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Poem introduction

At several times in my life I've suffered from depression - I've found that giving the depression an identity helps to deal with those feelings of loss and desolation. It's a case of naming your enemy in order to fight your corner more powerfully. I call depression a thief.



He will steal it, whatever you possess.
Whatever you value, what bears your name,
everything you call 'mine', he will steal.
Everything you have is frail and will be stolen from you.
Not just watch or bracelet, ring or coat,
bright objects, soft splendours, gifts, necessities,
but the joy that bends you easily and makes you feel safe,
your love of what you see each different morning
through your window, the ordinary seen as heavenly.
Your child's power, your lover's touch, will be stolen
from under your nose. He will steal everything.
He will take everything from you. You will never see him.
You will never hear him. You will never smell him.
But he will destroy you.
No surveillance is close enough, no guard clever enough,
no lock secure enough, no luck good enough;
the thief is there and gone before you have sense
or breath to cry out.
He has robbed you before, a hundred times.
You have never seen him but you know him.
You know his vermin smell without smelling him,
you feel his shadow like deprival weather, grey, oppressive.
You know he watches from far away or from just round the corner
as you regather your little hoard of riches, your modest share
of the world, he watches as you build your shelter of life,
your hands raw from working day and night, a house
built out of bricks that must be guessed at, groped for,
loved, wept into being; and then upon those walls
you and your people raise a roof of joy and pain, and you live
in your house with all your ordinary treasures,
your pots and pans, your weaned child, your cat and caged bird,
your soft bestiary hours of love,
your books opening on fiery pages, your nights
full with dreams of a road leading to the red horses of Egypt,
of the forest like a perfumed pampered room wet with solitude.
You forget the thief. You forget his vanity,
his sips and spoonfuls of greed. But he watches you,
sly in the vaults of his wealth.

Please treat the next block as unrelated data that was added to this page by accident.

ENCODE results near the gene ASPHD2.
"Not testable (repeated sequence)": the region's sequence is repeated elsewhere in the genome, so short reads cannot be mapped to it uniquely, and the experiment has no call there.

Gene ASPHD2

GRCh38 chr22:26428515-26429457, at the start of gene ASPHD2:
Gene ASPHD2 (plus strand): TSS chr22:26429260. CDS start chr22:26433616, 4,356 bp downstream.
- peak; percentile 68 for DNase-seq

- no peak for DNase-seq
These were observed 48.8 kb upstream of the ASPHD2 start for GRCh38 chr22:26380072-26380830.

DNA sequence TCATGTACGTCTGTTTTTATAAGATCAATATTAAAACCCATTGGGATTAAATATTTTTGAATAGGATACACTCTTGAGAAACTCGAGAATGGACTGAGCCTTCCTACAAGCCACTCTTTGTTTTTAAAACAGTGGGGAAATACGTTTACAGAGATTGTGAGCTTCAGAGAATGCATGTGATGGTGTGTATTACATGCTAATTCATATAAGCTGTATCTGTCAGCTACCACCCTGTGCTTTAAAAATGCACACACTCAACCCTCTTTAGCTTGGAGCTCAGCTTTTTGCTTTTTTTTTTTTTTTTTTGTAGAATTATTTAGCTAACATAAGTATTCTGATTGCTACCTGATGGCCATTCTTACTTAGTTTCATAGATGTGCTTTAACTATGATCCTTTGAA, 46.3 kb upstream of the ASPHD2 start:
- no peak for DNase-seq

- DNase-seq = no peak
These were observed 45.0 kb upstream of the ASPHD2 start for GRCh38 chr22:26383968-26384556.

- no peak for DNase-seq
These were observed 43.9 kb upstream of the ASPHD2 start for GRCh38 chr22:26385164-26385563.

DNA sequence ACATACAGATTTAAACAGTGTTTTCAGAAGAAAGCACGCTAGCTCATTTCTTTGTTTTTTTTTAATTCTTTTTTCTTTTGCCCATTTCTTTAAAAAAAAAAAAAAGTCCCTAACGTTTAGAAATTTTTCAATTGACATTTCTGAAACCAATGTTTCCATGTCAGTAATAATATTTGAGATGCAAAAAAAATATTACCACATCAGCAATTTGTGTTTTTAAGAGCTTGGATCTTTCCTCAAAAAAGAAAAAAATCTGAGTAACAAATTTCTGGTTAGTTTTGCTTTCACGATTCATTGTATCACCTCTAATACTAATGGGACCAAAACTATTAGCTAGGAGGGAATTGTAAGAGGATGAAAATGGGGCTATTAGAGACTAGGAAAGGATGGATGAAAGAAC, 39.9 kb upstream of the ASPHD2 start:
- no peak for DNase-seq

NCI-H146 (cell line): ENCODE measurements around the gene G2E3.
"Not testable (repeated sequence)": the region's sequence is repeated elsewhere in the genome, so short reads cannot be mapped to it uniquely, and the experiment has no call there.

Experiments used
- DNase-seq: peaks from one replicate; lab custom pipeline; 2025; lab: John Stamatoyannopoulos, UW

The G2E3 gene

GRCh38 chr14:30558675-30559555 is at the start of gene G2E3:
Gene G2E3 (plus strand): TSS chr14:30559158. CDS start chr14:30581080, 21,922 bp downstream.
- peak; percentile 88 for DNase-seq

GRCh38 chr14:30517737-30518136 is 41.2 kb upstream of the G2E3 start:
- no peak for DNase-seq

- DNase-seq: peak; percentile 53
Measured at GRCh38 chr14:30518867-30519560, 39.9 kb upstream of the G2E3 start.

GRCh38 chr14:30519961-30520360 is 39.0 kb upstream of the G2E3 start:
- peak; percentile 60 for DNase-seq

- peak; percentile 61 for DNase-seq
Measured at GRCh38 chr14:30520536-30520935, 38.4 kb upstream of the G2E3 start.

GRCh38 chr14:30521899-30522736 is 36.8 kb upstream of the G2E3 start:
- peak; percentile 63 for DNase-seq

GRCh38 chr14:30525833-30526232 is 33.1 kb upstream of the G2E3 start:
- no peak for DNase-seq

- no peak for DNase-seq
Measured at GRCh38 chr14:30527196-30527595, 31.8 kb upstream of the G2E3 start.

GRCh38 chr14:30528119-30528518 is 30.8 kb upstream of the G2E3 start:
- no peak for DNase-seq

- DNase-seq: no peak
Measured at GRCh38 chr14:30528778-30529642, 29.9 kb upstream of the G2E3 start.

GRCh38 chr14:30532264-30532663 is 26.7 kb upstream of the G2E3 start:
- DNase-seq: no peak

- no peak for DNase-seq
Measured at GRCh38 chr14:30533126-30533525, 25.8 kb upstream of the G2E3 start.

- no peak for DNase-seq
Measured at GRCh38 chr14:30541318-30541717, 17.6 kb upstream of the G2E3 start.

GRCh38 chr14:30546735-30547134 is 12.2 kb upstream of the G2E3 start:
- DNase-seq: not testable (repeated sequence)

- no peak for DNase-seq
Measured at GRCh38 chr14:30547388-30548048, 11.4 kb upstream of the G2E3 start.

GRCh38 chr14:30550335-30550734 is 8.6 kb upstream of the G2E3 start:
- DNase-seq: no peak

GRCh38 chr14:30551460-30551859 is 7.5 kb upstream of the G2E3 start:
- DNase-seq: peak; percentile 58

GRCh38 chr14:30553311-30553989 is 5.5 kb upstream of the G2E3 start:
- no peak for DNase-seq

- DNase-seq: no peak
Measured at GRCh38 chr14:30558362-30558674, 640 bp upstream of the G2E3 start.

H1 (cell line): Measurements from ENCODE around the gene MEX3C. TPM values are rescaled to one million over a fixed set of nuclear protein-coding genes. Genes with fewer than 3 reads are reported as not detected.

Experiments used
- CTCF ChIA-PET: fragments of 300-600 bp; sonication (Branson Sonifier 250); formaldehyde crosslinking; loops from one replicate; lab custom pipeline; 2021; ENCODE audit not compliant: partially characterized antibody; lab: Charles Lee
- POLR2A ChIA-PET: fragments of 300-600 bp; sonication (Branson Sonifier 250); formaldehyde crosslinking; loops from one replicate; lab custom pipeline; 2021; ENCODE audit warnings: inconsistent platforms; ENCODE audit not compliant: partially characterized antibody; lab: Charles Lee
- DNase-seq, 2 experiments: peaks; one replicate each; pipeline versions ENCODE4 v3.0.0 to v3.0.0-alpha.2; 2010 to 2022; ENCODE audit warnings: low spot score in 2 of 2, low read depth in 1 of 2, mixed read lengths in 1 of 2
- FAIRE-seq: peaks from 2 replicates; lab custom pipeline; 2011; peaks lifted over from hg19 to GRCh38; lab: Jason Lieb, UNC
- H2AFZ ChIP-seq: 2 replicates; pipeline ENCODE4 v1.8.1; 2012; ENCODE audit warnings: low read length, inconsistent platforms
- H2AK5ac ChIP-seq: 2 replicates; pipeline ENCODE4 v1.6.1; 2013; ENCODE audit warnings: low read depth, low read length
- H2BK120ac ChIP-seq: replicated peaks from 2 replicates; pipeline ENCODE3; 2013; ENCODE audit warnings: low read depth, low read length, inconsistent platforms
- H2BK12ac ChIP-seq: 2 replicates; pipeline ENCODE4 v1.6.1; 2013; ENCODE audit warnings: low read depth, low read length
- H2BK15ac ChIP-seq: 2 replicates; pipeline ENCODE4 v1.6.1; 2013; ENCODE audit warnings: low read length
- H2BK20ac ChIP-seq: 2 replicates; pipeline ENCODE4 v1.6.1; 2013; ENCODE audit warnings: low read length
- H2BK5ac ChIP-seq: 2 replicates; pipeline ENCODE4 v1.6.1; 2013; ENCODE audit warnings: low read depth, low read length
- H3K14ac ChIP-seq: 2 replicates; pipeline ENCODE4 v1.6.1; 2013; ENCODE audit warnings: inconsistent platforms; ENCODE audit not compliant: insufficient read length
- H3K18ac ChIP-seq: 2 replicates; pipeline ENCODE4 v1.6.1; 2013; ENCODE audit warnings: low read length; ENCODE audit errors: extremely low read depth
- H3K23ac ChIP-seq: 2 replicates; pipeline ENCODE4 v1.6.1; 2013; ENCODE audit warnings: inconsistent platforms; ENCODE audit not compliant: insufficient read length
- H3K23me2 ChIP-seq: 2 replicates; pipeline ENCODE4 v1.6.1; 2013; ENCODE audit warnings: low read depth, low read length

Shameless, sleepless, he watches you.
Grinning, he admires your sense of safety.
He loves all that you love.
Then, in disguise with empty pockets, his fingers dirty
and bare, rings of white skin in place of gold bands,
he comes like a pauper on a dark patchwork morning
when summer is turning round and robs you blind.
He takes everything.
He is the thief in whose gossamer trap you have been floating
all these years. He comes and takes everything.
Your house is empty and means nothing, the roof falls in
and the walls of love dissolve, made of ice;
the windows no longer watch out over heaven, the bare wooden
floors show their scars again and ache for the forest.
He takes everything you have, this thief, but gives you one gift.

Each morning you open your eyes jealous as hunger, you walk
serpent-necked and dwarf-legged in the thief's distorting mirrors,
you go nakedly through the skyless moonless gardens and pagodas
of envy that he gives you, the thief's gift, your seeding wilderness.

From Selected Poems (Oxford Poets/Carcanet, 1998), copyright © Penelope Shuttle 1998, used by permission of the author and publisher


Penelope Shuttle

Penelope Shuttle Reading from her poems

1The Conceiving

2The Weather House


4Hide and Seek




8Rescuing the Buddha

9Far in the East

10The Well at Mylor

11St. Nectan's Fall

12Mother and Daughter

13The Breather Among the Metals

14Waterstone Whispers

15Under the Weather

16Scholar's Shop

17Things You Can't Post

18Six-Billionth Baby

19Après un Rêve

20God as Pupil

21By the Water's Edge

22Redgrove's Wife


24The Fields

25The Inattentive Reader

26Running Out of Time

27The World

28In the Kitchen


30Missing You

Books by Penelope Shuttle